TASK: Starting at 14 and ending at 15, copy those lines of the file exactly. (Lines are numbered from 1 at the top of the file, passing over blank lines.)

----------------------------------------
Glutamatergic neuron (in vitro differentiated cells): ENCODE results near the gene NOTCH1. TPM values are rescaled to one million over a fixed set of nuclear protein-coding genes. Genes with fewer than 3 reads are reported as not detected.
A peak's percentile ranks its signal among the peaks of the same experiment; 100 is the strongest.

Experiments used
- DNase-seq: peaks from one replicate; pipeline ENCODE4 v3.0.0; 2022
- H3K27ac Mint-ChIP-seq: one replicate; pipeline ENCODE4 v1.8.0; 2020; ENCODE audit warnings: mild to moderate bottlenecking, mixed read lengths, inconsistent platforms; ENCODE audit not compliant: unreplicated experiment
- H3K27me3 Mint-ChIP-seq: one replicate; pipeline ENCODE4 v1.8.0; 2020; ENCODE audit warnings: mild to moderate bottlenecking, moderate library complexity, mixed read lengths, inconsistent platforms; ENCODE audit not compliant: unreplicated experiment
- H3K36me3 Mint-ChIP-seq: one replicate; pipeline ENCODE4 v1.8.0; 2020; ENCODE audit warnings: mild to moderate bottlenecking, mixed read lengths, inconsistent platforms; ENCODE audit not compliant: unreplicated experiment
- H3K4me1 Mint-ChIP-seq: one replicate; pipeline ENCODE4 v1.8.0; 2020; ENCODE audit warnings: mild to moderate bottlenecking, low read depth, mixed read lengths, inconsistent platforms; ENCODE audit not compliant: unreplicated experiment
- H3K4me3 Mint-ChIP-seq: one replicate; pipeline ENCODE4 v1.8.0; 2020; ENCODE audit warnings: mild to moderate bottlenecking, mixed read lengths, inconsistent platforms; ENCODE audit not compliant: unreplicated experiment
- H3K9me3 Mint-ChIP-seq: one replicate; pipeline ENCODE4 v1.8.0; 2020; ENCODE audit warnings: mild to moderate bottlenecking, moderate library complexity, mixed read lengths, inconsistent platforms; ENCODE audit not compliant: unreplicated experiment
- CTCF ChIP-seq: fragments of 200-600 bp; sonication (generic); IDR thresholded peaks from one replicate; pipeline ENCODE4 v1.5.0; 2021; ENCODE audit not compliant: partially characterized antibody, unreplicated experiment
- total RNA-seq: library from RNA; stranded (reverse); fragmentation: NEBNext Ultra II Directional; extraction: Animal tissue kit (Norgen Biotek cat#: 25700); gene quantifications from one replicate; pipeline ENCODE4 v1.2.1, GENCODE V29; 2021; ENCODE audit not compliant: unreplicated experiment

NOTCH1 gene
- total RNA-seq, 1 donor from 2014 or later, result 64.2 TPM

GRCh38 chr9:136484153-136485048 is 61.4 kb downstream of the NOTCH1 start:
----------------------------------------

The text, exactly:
- total RNA-seq, 1 donor from 2014 or later, result 64.2 TPM

GRCh38 chr9:136484153-136485048 is 61.4 kb downstream of the NOTCH1 start: